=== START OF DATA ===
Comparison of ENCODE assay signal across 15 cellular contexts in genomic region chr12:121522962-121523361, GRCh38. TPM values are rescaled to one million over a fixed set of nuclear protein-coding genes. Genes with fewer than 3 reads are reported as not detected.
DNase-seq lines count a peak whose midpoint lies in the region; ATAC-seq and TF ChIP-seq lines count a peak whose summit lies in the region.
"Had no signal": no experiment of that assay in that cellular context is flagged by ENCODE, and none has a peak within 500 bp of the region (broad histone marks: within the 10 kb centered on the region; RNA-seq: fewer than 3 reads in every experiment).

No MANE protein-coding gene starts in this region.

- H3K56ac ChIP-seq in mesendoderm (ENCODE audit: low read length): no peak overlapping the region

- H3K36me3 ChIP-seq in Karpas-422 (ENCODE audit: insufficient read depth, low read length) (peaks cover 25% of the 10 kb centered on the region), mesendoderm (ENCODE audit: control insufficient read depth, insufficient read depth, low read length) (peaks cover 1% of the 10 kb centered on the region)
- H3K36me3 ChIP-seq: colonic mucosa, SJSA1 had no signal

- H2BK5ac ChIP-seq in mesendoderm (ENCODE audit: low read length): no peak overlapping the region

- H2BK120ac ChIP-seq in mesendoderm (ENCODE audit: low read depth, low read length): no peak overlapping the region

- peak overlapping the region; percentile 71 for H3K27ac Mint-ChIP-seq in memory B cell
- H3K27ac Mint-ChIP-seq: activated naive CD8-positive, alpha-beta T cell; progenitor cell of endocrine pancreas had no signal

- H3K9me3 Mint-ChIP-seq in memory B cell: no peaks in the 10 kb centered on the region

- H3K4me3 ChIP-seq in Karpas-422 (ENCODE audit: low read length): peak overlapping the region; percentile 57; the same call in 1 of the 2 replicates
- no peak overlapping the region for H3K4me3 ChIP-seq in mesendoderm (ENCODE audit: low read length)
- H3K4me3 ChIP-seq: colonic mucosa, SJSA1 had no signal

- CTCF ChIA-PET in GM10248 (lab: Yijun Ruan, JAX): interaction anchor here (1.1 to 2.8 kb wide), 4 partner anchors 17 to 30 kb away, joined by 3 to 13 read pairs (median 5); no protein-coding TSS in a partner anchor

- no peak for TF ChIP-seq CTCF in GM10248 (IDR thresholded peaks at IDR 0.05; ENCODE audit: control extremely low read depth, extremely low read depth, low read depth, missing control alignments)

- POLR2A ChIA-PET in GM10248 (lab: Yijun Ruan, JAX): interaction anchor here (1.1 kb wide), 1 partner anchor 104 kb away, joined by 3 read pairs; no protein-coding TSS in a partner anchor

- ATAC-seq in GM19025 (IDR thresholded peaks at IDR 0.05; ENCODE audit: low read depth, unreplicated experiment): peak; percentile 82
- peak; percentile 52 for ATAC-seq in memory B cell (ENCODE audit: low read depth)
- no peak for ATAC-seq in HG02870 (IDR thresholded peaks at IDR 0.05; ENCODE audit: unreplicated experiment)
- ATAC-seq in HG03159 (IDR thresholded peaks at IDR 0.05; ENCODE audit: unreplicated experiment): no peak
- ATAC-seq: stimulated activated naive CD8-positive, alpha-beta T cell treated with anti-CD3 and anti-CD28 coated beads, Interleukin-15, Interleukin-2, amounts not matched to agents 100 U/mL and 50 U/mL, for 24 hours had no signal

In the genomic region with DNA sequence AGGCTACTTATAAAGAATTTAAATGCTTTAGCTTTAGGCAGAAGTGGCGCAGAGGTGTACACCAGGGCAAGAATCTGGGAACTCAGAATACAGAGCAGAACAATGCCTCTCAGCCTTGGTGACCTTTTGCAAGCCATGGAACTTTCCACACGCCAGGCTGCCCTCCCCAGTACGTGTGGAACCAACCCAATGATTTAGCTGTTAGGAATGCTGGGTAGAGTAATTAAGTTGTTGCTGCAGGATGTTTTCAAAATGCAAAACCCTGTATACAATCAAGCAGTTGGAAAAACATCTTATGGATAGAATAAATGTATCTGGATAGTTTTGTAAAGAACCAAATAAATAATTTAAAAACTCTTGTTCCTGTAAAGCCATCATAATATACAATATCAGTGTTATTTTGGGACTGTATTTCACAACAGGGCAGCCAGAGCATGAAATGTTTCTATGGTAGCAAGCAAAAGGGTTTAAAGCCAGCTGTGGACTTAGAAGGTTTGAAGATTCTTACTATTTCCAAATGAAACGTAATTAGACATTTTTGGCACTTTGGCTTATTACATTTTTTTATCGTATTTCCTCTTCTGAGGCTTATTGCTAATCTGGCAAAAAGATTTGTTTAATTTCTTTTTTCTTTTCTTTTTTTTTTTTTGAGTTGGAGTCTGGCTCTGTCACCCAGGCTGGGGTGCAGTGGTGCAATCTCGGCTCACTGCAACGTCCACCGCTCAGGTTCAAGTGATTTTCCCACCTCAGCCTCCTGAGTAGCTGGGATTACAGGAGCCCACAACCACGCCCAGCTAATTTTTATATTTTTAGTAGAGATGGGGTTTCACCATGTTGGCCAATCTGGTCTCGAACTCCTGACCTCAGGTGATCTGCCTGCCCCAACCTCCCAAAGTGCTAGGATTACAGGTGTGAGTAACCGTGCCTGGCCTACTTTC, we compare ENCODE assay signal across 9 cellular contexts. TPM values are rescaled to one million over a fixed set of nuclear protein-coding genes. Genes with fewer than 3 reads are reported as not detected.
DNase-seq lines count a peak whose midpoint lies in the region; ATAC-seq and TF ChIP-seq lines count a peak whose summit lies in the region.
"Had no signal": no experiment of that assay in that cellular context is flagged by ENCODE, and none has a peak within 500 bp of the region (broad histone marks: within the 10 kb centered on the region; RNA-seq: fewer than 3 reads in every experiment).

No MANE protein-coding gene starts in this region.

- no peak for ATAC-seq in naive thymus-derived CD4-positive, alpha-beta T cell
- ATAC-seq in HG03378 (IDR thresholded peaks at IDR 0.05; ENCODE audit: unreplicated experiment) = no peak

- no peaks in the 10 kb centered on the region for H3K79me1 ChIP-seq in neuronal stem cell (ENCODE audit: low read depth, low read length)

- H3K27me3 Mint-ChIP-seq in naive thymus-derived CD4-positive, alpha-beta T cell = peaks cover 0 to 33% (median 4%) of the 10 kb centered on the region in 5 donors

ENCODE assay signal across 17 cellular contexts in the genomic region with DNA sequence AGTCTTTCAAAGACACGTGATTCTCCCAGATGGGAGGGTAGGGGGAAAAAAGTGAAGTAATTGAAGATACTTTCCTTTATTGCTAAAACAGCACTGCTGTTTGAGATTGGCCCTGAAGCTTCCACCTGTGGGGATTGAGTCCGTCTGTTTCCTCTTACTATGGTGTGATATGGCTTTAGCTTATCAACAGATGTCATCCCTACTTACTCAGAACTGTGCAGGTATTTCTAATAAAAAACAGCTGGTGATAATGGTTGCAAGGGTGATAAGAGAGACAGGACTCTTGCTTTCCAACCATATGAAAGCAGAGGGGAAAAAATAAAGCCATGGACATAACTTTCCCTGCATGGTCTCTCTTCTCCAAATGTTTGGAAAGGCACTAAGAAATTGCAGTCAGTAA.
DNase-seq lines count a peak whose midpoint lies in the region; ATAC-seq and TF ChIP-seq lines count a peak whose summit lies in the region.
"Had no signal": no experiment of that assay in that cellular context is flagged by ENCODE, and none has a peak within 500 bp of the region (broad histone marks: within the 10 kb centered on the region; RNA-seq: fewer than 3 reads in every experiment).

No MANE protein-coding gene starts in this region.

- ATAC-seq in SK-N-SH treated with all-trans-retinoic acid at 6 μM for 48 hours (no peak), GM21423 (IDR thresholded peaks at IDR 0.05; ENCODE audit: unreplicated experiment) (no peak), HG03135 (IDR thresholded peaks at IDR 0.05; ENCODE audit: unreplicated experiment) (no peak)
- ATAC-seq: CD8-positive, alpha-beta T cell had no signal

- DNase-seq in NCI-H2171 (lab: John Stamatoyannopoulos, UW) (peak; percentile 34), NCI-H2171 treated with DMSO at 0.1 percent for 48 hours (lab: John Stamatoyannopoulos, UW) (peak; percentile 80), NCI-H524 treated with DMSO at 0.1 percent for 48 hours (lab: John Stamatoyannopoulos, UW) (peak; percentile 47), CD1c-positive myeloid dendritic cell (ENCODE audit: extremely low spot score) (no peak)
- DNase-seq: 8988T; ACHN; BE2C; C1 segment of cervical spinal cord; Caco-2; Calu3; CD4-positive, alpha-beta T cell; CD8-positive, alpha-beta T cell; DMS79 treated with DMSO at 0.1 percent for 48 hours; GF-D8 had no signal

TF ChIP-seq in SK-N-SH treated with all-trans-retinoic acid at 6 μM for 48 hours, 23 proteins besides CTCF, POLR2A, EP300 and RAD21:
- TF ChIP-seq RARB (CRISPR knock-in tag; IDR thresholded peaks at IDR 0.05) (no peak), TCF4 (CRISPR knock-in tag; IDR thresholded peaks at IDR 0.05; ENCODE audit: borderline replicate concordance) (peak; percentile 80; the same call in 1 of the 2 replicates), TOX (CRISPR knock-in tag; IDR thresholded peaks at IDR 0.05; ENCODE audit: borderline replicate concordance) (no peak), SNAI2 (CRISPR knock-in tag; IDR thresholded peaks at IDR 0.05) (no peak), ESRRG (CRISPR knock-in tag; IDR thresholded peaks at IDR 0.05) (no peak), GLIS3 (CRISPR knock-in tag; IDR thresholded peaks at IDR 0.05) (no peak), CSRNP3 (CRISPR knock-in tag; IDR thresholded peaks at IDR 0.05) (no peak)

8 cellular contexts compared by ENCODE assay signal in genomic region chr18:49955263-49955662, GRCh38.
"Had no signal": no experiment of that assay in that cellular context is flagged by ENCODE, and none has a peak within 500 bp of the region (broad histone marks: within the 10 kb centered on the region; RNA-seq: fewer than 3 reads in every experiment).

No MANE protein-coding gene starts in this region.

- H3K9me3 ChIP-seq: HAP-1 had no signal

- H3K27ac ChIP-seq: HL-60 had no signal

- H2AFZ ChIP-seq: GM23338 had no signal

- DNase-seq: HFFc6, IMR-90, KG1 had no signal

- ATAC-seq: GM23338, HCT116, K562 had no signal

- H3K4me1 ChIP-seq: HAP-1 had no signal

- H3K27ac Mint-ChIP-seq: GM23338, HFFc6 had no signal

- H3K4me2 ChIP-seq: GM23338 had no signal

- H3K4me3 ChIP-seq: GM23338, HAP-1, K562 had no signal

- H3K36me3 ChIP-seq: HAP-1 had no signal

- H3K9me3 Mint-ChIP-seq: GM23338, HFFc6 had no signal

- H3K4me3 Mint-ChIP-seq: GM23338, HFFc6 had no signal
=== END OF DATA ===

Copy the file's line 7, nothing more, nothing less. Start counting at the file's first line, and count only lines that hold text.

- H3K36me3 ChIP-seq: colonic mucosa, SJSA1 had no signal